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From September, all cigarette packs sold in Ireland will look the same

This makes part of effort to have Ireland tobacco free by 2025.

Some examples of standardised cigarette packs used in Australia
Some examples of standardised cigarette packs used in Australia
Image: PA Archive/PA Images

THE GOVERNMENT WILL bring forward legislation today for the standardised packaging of tobacco.

The aim of standardised packaging is to make all tobacco packs look less attractive to consumers, to make health warnings more prominent and to prevent packaging from misleading consumers about the harmful effects of tobacco.

The signing of this order means that all tobacco products manufactured for sale in Ireland from 30 September 2017 must be in standardised retail packaging.

There will be a wash-through period allowed, meaning any products manufactured and placed on the market before the September date will be permitted to stay on the market for a 12-month period.

Cigarette packaging Source: John Stillwell/PA Images

Standardised packaging means that:

  • All forms of branding – trademarks, logos, colours and graphics – are to be removed from tobacco packs
  • The brand and variant names would be presented in a uniform typeface for all brands
  • The packs would all be in one plain neutral colour.

The Irish Medical Organisation and ASH Ireland welcomed the measure. Patrick Doorley of ASH Ireland said:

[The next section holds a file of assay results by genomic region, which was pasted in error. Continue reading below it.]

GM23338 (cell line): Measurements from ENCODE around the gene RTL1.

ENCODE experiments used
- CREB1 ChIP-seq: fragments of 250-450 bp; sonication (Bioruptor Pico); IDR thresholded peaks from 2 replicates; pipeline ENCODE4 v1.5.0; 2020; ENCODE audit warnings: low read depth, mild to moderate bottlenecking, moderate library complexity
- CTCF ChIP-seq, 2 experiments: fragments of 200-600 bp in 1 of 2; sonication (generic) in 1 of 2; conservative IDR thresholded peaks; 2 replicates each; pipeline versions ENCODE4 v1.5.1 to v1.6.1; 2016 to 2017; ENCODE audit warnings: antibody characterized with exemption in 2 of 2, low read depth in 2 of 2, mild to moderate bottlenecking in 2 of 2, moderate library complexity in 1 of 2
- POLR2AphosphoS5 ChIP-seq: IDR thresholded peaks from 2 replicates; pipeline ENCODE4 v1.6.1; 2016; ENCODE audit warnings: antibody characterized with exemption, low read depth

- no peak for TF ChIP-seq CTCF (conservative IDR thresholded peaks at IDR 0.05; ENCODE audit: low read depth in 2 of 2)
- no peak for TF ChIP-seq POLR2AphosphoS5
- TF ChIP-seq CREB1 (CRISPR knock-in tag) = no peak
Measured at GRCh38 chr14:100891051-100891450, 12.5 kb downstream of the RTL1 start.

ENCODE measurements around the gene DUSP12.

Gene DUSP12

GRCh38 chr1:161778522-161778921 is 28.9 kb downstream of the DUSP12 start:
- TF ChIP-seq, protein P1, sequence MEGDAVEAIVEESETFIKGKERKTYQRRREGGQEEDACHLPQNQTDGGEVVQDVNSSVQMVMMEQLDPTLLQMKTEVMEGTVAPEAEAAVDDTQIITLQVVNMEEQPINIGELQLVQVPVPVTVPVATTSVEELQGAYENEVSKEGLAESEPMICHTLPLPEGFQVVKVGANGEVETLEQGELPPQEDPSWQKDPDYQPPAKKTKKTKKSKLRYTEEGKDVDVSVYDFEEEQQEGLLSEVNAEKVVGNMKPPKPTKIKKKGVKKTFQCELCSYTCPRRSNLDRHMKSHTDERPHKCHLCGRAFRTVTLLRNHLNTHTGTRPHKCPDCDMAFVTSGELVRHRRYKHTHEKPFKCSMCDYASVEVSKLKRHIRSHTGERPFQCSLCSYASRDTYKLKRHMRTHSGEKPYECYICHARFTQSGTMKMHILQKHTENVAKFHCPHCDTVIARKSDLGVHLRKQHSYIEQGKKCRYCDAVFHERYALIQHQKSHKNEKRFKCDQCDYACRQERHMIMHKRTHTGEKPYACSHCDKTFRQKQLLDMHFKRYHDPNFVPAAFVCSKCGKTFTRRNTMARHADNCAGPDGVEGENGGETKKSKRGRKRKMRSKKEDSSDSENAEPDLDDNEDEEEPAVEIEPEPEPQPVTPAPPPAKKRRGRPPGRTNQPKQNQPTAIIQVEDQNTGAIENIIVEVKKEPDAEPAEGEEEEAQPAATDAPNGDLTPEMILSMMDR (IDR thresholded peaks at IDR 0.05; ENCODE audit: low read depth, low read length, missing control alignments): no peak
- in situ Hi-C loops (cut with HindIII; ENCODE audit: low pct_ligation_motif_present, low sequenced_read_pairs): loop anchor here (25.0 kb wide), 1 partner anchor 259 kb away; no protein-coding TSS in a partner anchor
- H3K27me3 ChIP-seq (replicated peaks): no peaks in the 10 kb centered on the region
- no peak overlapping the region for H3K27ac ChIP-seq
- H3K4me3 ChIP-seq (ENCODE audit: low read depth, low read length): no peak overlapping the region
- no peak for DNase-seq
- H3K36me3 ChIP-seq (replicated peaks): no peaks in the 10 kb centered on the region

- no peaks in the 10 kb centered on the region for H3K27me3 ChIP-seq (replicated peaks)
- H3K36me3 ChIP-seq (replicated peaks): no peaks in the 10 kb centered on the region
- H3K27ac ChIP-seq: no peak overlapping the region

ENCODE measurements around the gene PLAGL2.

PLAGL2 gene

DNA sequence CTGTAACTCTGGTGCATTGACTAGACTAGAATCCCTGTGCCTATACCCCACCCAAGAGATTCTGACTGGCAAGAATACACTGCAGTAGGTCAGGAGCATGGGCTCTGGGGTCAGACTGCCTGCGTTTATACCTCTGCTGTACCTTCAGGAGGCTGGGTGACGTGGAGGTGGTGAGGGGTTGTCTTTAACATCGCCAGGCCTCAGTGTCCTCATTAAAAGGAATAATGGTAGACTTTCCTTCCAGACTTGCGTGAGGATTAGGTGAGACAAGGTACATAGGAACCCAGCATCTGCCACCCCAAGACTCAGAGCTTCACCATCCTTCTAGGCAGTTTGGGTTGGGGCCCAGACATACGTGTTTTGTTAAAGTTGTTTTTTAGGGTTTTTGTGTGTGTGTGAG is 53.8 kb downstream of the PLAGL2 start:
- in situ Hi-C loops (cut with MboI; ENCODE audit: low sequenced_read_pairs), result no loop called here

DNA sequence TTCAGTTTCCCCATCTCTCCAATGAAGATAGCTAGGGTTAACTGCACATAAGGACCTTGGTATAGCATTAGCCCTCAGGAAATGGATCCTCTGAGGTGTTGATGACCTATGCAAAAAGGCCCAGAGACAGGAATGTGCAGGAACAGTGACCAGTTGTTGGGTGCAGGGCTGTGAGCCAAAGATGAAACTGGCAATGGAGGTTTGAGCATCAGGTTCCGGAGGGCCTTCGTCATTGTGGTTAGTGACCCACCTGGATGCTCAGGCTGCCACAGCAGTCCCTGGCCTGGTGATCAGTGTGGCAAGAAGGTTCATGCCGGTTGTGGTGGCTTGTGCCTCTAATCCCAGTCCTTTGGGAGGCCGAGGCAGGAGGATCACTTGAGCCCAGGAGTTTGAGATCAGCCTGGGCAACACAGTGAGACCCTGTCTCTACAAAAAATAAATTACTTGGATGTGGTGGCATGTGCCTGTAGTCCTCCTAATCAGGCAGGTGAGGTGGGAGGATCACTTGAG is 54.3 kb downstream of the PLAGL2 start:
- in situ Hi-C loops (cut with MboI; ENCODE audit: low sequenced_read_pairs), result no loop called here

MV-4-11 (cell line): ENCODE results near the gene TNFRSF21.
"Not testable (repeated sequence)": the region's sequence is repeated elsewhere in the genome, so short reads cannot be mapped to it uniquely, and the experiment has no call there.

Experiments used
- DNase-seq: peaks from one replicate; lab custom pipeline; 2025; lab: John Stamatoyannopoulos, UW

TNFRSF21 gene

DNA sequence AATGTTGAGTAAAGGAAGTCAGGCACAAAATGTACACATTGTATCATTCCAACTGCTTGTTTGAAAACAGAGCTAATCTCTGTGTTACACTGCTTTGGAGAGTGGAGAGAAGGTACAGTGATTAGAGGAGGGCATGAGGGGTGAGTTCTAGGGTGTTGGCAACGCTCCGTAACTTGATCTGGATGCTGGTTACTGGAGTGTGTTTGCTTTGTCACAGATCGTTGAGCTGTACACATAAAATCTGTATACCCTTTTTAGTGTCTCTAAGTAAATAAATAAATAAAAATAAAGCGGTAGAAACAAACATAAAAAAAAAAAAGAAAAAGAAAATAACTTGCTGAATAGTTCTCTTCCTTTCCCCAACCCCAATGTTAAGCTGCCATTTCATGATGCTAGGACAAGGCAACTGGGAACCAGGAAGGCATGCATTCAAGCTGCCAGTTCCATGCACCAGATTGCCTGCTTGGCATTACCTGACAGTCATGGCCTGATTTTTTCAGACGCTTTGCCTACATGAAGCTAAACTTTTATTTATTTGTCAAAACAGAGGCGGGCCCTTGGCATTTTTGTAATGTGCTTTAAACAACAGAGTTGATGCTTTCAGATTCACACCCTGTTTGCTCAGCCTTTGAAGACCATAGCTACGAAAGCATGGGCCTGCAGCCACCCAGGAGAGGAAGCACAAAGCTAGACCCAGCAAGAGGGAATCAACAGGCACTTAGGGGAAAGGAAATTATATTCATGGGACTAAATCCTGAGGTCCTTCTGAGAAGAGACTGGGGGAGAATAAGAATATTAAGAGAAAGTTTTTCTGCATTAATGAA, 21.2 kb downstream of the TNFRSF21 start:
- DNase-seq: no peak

“…the introduction of standardised packaging in Australia has been hugely positive at every level, including the reduction of smoking prevalence among adults and children.”

In the two years following the introduction of plain packaging, smoking rates fell to an historic low of 12.8%. This is down from 15.1% two years before its introduction.

Minister for Health Simon Harris and Minister of State Marcella Corcoran Kennedy are both behind the bill.

“It has been estimated to cost Irish society a total of €10.7 billion annually in healthcare, productivity and other costs,” according to Harris.

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Corcoran Kennedy said, “Ireland has the lowest age of children starting to smoke among all the EU Member States and almost 80% of smokers in Ireland start when they are children.

“Standardised packaging will reduce the attractiveness of tobacco products and forms a key part of Ireland’s strategy to reduce tobacco use, particularly uptake among children and young people.”

Almost 6,000 people die from tobacco related disease and tobacco use.

Read: This is the number of ‘current smokers’ in Ireland today

Read: ‘If you smoke 20 cigarettes a day, you inhale a mugful of tar each year’

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